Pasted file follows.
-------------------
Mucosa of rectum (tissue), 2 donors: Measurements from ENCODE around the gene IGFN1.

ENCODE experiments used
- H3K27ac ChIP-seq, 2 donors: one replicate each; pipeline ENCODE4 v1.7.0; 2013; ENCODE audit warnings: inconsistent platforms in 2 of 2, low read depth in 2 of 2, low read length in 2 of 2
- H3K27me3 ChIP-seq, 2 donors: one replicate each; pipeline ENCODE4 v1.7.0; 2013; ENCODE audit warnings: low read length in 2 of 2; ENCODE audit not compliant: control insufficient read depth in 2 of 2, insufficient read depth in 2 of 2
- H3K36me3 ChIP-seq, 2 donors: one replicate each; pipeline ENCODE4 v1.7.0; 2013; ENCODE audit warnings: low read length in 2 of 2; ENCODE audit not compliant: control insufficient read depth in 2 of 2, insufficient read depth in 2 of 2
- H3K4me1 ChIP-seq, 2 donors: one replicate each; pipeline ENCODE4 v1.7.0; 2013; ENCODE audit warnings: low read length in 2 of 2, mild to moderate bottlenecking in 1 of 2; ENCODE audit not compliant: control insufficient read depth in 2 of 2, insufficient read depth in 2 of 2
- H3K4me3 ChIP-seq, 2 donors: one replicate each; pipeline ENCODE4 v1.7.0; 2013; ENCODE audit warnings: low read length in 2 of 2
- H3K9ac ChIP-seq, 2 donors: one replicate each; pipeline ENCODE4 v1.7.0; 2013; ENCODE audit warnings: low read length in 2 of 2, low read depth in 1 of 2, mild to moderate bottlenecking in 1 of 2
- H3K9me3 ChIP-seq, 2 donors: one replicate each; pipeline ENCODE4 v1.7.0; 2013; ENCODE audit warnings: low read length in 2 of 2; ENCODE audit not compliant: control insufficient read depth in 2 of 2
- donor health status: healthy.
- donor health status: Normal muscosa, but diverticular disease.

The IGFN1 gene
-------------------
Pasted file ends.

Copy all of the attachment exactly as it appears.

Mucosa of rectum (tissue), 2 donors: Measurements from ENCODE around the gene IGFN1.

ENCODE experiments used
- H3K27ac ChIP-seq, 2 donors: one replicate each; pipeline ENCODE4 v1.7.0; 2013; ENCODE audit warnings: inconsistent platforms in 2 of 2, low read depth in 2 of 2, low read length in 2 of 2
- H3K27me3 ChIP-seq, 2 donors: one replicate each; pipeline ENCODE4 v1.7.0; 2013; ENCODE audit warnings: low read length in 2 of 2; ENCODE audit not compliant: control insufficient read depth in 2 of 2, insufficient read depth in 2 of 2
- H3K36me3 ChIP-seq, 2 donors: one replicate each; pipeline ENCODE4 v1.7.0; 2013; ENCODE audit warnings: low read length in 2 of 2; ENCODE audit not compliant: control insufficient read depth in 2 of 2, insufficient read depth in 2 of 2
- H3K4me1 ChIP-seq, 2 donors: one replicate each; pipeline ENCODE4 v1.7.0; 2013; ENCODE audit warnings: low read length in 2 of 2, mild to moderate bottlenecking in 1 of 2; ENCODE audit not compliant: control insufficient read depth in 2 of 2, insufficient read depth in 2 of 2
- H3K4me3 ChIP-seq, 2 donors: one replicate each; pipeline ENCODE4 v1.7.0; 2013; ENCODE audit warnings: low read length in 2 of 2
- H3K9ac ChIP-seq, 2 donors: one replicate each; pipeline ENCODE4 v1.7.0; 2013; ENCODE audit warnings: low read length in 2 of 2, low read depth in 1 of 2, mild to moderate bottlenecking in 1 of 2
- H3K9me3 ChIP-seq, 2 donors: one replicate each; pipeline ENCODE4 v1.7.0; 2013; ENCODE audit warnings: low read length in 2 of 2; ENCODE audit not compliant: control insufficient read depth in 2 of 2
- donor health status: healthy.
- donor health status: Normal muscosa, but diverticular disease.

The IGFN1 gene